Social determinants of health, social risk factors, and social needs may seem similar but are distinct.
From 2017-2019, U.S. health systems invested approximately $2.5 billion towards SDOH such as housing, food security, and job training. However, this number is likely lower in reality. Often, efforts are categorized as addressing SDOH, when really, they target social needs.
For example, some of these health systems’ food security programs provide fresh produce to community members who otherwise have limited access to fresh produce. This addresses individual social needs but does not address systemic inequities in food access. One example of a systems-level solution would be robust federal and state nutrition programs. Another example would be providing incentives and resources for independent grocers to locate in underserved areas or, if already there, to offer healthier foods.
The graphic below neatly untangles the terms of SDOH, social risk factors, and social needs.
To summarize, SDOH—such as housing availability—present health benefits to some people while causing harm to others. When SDOH negatively impact a person’s well-being, opportunity, safety, or health, it is considered a social risk factor. Social risk factors place individuals and specific population groups at a disadvantage for good health. Individuals may have many social risk factors but fewer immediate social needs that can best be addressed through person-centered attention.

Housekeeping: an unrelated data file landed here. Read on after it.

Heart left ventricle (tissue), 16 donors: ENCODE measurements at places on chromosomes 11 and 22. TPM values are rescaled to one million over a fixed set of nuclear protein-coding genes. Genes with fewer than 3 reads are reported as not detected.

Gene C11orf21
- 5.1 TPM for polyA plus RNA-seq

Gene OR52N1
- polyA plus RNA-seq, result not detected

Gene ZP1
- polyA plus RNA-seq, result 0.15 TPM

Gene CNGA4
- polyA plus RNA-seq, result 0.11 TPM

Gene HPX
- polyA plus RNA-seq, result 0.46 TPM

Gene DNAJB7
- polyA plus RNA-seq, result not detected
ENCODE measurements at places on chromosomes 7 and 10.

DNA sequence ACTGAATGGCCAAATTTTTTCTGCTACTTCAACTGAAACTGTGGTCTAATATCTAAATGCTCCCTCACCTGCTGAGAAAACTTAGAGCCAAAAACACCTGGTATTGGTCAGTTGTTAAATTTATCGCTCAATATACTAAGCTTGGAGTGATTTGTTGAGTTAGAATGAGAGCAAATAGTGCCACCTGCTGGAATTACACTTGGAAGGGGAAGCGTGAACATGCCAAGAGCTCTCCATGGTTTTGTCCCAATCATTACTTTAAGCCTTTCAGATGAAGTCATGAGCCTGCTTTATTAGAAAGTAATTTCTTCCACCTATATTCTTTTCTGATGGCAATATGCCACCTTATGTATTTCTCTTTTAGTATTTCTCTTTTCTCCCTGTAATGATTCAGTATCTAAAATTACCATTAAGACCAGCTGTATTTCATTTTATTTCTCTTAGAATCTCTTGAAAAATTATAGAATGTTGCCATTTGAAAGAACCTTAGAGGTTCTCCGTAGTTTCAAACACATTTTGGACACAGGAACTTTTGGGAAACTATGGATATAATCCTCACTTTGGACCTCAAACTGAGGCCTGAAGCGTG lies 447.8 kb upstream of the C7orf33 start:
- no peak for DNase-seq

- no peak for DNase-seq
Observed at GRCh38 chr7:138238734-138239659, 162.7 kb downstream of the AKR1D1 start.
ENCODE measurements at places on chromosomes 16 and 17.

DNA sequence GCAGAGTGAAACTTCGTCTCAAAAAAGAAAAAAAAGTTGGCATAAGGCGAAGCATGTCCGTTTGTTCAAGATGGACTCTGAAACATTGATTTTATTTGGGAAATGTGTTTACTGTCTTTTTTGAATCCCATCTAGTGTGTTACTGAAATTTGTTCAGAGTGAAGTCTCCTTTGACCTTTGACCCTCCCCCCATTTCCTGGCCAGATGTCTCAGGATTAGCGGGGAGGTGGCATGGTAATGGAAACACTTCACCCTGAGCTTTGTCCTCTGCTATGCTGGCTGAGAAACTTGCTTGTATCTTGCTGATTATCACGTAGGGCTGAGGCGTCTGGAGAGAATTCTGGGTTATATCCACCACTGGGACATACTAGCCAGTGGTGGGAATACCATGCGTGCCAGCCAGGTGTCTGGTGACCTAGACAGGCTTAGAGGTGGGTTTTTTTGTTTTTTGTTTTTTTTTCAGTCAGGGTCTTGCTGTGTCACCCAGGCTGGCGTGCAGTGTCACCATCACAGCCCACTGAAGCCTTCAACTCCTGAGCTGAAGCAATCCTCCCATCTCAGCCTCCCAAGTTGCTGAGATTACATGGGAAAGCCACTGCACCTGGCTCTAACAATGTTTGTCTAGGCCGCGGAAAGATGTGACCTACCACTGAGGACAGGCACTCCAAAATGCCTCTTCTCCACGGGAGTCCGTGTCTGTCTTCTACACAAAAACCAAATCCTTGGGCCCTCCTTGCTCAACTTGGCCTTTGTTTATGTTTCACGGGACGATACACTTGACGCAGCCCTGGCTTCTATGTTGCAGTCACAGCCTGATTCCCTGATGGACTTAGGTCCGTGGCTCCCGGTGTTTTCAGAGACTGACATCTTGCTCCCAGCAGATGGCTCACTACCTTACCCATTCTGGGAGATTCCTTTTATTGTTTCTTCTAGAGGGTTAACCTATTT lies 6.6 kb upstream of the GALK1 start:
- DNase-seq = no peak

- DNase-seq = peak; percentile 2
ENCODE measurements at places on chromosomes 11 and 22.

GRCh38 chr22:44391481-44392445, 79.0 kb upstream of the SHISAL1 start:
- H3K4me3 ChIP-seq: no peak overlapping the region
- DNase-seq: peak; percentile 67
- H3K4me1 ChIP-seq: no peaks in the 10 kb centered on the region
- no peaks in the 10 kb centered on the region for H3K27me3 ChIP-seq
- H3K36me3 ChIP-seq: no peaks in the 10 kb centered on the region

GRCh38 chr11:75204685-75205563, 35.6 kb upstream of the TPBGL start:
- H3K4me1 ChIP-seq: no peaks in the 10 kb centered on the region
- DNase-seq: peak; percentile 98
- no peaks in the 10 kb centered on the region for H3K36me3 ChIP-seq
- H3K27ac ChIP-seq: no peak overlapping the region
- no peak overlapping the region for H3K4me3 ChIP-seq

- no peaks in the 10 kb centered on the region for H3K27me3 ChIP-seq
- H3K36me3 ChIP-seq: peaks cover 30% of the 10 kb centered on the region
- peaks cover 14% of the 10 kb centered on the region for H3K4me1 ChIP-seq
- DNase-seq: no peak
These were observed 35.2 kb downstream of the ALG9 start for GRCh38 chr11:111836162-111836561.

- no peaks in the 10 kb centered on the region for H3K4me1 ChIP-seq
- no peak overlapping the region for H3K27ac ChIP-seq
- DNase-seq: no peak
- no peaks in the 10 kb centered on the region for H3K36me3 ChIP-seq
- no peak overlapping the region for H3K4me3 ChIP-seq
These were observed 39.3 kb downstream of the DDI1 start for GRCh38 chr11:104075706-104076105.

Why does it matter to get the language right?
We cannot fully address SDOH, social risk factors, or social needs without first understanding and using more precise language. We can use more refined and intentional language to answer questions like these:
What kinds of efforts can target SDOH, social risk factors, or social needs?
Efforts to address one person’s social needs, such as finding immediate housing for someone experiencing homelessness, will not directly affect SDOH. But upstream policy changes to target SDOH can help many downstream individuals. For example, raising the federal minimum wage could address the SDOH of economic stability and help individuals access numerous resources and opportunities that improve their health and well-being. So the policy lessens the downstream social risk factors and social needs.
Who can and cannot help with each level?
Ideally, policymakers can best address upstream SDOH. However, without political will, we are less likely to see the creation of upstream solutions.
Community-level advocates, public officials, and health and social workers can identify shared social risk factors and bring them to the attention of policymakers. They can even model individual or community-level social risk factors. This can predict who will need preventive efforts before a serious social need – like a housing or food crisis – even arises. All of these stakeholders, together, can identify and link multiple individuals to existing resources that address shared social risk factors. Communities - with state, federal or private support - can also develop new resources, such as affordable housing or a food pantry.
Only individuals truly know their most important social needs. Those closest to them, such as family members or friends, or professionals who really listen to the individuals and take a person-centered approach, can help tease out these needs and find ways they can be met.
And why does it really matter?
Most importantly, we need to get this language right to make the biggest impact on the health and well-being of the most disadvantaged and vulnerable people. In this post, we aimed to elevate this important conversation and bring it to a wider audience. We look forward to seeing how it continues and evolves.
We’d like to thank Ye Pogue and Judy Rayner for their generous and helpful guidance and feedback on this blog.